Dressing the Part

Today I stood in front of my closet for twenty minutes trying to decide what to wear. I’m going into the studio to help Rick shoot the rest of his project – he’s interviewing MGC, the young rap artist that Daniel LeMelle is working with. We’re going to get shots of MGC rapping, and talking with Daniel about his new project. I will be in the background, setting lights and schlepping things. No one will be looking at me. No one will care about me. But I can’t figure out what to wear.

I want to look like a producer. No – I want to look like a writer. But we’ll be in the studio, so maybe I should look like some cool music person. I don’t think a cool music person would call themselves a cool music person. A cool music person would be unique looking. Hmmm … what costume can I put on to convey “I’m totally spontaneous.” And cool. How can I look cool? The moment you try to look cool you’ve blown it. Whenever I try to look cool I throw on a bunch of black and I invariably end up looking like a stagehand at a puppet show.

Why is it so important to me to try to create some image? Why can’t I just wear clothes that I like? I think part of it is living in LA where image is everything, but I realized a long time ago that I couldn’t compete with the gorgeous starlets or the execs in their expensive clothes. My taste may say “Barney’s,” but my budget says “Ross for Less.”

Part of it is age. What looks fun and cool on a twenty-year old can look like a clown costume on a middle-aged body. And there’s the heat, too. I love wearing black – it’s the state color in New York, where I grew up. But LA is hot and sunny right now. Sweaty is never a cool look. But black will look cool in the studio. Do I endure sweat outside for a few moments of cool inside? Decisions, decisions.

Now that I’m unemployed and I don’t go to an office everyday, I don’t have to dress any particular way. I can just be me – whatever the hell that is. I need an image consultant. Or maybe a costume designer, for all the characters I play in my head. Why is getting dressed so hard?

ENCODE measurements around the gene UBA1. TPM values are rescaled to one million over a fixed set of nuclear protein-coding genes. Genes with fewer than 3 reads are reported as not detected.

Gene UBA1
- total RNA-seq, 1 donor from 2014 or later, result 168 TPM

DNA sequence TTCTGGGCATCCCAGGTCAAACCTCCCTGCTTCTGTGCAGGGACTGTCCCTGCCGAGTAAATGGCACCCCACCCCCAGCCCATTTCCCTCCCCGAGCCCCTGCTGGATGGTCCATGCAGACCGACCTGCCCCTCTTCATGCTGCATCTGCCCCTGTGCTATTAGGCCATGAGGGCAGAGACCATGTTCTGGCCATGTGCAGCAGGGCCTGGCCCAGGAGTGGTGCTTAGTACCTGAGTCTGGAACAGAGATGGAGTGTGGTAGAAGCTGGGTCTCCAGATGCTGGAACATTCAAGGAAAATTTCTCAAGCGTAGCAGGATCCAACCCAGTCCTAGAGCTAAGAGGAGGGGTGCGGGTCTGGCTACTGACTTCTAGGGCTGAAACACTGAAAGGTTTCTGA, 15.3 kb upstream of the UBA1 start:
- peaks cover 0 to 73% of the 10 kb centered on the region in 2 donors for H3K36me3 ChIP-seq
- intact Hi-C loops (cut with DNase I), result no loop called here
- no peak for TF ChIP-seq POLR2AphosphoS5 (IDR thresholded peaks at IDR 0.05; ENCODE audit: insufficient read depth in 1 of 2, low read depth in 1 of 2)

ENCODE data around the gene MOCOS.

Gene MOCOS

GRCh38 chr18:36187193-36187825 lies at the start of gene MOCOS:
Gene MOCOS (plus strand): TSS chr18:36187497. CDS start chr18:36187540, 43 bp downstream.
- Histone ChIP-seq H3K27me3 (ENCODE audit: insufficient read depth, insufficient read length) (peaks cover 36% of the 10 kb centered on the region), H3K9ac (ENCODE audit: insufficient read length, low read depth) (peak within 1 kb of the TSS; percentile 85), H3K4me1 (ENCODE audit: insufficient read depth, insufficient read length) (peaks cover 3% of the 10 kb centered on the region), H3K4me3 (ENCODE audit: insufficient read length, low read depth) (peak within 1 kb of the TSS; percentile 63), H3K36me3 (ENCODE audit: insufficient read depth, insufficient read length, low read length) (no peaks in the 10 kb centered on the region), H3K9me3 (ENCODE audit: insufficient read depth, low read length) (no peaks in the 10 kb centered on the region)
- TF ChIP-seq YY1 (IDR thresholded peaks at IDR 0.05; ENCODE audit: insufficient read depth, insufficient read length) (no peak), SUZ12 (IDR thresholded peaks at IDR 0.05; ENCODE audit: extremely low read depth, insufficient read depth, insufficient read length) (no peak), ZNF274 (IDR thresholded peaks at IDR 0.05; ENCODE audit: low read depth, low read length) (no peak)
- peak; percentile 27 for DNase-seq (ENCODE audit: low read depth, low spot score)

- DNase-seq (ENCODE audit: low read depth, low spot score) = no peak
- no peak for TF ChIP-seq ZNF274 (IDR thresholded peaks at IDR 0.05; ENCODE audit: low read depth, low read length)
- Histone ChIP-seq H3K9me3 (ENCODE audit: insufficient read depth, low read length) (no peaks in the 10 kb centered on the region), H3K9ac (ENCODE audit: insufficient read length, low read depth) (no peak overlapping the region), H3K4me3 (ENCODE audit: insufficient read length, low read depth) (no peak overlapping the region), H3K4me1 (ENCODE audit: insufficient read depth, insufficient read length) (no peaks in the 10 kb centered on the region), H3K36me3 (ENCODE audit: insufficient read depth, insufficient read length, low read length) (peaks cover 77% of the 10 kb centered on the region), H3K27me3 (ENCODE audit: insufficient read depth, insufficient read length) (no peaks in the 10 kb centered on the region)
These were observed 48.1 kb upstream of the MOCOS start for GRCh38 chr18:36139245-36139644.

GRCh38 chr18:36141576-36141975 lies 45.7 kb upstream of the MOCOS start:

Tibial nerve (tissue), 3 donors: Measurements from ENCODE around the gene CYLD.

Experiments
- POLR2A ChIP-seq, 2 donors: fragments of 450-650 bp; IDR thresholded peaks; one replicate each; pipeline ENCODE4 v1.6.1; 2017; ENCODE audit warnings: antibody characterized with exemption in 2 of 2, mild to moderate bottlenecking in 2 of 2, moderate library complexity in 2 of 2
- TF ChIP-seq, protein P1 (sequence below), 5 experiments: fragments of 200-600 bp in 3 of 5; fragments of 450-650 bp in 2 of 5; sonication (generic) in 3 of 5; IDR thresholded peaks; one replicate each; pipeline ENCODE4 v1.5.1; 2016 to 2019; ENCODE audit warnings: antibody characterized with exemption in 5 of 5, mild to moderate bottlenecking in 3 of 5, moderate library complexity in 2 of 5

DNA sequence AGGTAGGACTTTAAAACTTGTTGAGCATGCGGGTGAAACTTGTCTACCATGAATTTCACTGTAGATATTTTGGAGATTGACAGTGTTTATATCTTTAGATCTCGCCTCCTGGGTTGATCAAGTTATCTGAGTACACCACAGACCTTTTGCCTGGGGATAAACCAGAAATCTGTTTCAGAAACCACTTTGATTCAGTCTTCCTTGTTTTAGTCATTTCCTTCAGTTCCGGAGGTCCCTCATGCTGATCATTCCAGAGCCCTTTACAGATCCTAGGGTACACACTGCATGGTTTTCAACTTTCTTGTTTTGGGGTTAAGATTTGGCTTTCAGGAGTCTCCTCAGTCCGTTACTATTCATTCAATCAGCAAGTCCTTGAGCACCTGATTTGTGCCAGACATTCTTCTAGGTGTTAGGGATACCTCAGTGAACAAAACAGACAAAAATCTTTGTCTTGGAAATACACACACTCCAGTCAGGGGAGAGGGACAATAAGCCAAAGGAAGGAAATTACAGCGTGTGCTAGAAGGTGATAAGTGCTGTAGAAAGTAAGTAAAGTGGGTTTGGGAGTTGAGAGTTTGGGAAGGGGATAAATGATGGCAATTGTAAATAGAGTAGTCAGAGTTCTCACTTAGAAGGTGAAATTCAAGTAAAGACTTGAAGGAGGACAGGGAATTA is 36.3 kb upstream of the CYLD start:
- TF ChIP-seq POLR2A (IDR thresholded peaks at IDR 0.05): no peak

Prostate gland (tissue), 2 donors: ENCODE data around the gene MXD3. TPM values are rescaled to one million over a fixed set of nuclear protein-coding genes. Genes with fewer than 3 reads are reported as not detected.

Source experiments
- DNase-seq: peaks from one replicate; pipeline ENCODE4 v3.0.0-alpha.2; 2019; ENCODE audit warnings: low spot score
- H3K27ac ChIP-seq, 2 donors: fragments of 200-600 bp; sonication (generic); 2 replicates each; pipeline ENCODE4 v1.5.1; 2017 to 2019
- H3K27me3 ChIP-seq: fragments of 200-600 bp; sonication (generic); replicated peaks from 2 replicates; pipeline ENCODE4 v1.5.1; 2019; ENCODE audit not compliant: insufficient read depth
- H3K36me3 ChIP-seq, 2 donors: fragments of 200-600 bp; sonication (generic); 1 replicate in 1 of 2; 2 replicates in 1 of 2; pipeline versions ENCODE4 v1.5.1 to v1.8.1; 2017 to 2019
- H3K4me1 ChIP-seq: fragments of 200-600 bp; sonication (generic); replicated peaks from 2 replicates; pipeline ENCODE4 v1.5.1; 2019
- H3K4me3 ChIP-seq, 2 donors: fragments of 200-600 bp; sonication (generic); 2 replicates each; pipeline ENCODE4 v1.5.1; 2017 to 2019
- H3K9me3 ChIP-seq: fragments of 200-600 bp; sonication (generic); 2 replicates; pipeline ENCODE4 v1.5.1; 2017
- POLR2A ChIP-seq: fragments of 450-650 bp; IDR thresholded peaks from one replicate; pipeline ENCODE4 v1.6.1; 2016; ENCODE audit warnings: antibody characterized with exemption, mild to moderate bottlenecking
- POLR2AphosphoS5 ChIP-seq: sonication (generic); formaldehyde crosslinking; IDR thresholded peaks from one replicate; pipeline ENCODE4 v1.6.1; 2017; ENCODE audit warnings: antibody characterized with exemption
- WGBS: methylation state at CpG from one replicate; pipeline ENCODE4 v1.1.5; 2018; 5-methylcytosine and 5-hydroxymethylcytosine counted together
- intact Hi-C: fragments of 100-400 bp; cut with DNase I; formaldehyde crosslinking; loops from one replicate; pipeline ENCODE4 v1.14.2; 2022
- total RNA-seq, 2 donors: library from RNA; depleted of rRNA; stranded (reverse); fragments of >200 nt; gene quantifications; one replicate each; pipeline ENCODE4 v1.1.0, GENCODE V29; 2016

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6 Comments on “Dressing the Part”

  1. Imogen says:

    Tara – wear what is ‘you’ and you’ll look cool and feel great – trying to be someone often looks contrived and ‘uncool’. Anyway – you’re way cool naturally – so don’t worry about it!

  2. Wear whatever gives you confidence. In other words, just be yourself! Nothing is as uncool as self-consciousness.

  3. editor says:

    getting dressed is only hard if a person actually thinks about it.
    when you consider that you need/want to cull from all the colors, shapes, textures, brands (and their social implications/connections), styles, fit that are out there in order to express (or create) who you are (or want to be), then it is very daunting.
    and i think age complicates it only to the extent that change, if we’re lucky, happens gradually, but the selection and acquisition of clothing does have to happen suddenly. you see, you want, you buy. how can a wardrobe follow that fluidity that is personal development? so while you’re on one of those plateaus every couple of years, you can coast and be content, but then, without realizing it, when you find yourself rising or falling or landing on a new level, your clothing/style, the physical expression of the other stuff, it needs to be reassessed.
    endless.
    that’s my answer to “Why is getting dressed so hard?” for now. ask me again tomorrow or next week, and i might have an entirely different perspective. ;)
    and yet, i love clothes. because they can be very beautiful things. i don’t go to an office now either, and my friends, some of them, clearly view me as a non-person as a result; a person for whom it does not make sense to have and wear beautiful clothing. of course i do not agree.
    what did you end up wearing???

  4. WendyB says:

    “I think part of it is living in LA where image is everything, but I realized a long time ago that I couldn’t compete with the gorgeous starlets or the execs in their expensive clothes.” — okay, admittedly just as a visitor from NYC, it seems to me no one dresses in LA at ALL. I’ve had sales associates selling my $15,000 pieces while wearing tiny cutoffs and flip flops. I say wear what you want and definitely don’t be intimidated by anyone there!

  5. Tara Zucker says:

    Wendy – you’re so right! And there is that odd disconnect – flip flops – but they have to be the “right” flip flops (whatever is “in” at the moment.)

    I think I just, more and more, want to look like a grownup, and there aren’t too many in this town. I don’t really have a good role model for how to dress now. But I’m getting there.


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